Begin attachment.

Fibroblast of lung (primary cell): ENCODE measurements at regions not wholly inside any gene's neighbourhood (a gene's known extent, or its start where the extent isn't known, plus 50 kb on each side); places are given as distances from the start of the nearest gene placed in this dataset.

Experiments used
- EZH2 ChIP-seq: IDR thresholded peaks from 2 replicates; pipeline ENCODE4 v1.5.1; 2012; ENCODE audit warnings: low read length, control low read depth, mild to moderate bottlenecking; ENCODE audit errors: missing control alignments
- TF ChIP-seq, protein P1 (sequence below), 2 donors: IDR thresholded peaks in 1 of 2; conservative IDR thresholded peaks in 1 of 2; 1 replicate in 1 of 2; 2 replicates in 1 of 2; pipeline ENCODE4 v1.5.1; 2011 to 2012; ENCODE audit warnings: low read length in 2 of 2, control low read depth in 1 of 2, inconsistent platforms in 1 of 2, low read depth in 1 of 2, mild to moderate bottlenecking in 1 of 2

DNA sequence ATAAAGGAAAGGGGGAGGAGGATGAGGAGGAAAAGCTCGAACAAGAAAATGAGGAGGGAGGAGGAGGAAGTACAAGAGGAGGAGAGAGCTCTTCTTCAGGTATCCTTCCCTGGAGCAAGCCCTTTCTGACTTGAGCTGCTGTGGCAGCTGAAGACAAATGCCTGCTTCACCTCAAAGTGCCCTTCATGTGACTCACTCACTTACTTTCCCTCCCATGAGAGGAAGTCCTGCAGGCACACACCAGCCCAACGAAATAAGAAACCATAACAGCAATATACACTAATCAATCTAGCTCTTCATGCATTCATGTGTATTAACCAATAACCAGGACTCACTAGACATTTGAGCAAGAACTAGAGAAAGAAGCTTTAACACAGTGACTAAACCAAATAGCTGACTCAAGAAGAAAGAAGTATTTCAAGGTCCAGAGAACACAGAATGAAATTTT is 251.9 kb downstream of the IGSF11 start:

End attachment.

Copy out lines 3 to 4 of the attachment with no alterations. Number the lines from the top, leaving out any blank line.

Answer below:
- EZH2 ChIP-seq: IDR thresholded peaks from 2 replicates; pipeline ENCODE4 v1.5.1; 2012; ENCODE audit warnings: low read length, control low read depth, mild to moderate bottlenecking; ENCODE audit errors: missing control alignments
- TF ChIP-seq, protein P1 (sequence below), 2 donors: IDR thresholded peaks in 1 of 2; conservative IDR thresholded peaks in 1 of 2; 1 replicate in 1 of 2; 2 replicates in 1 of 2; pipeline ENCODE4 v1.5.1; 2011 to 2012; ENCODE audit warnings: low read length in 2 of 2, control low read depth in 1 of 2, inconsistent platforms in 1 of 2, low read depth in 1 of 2, mild to moderate bottlenecking in 1 of 2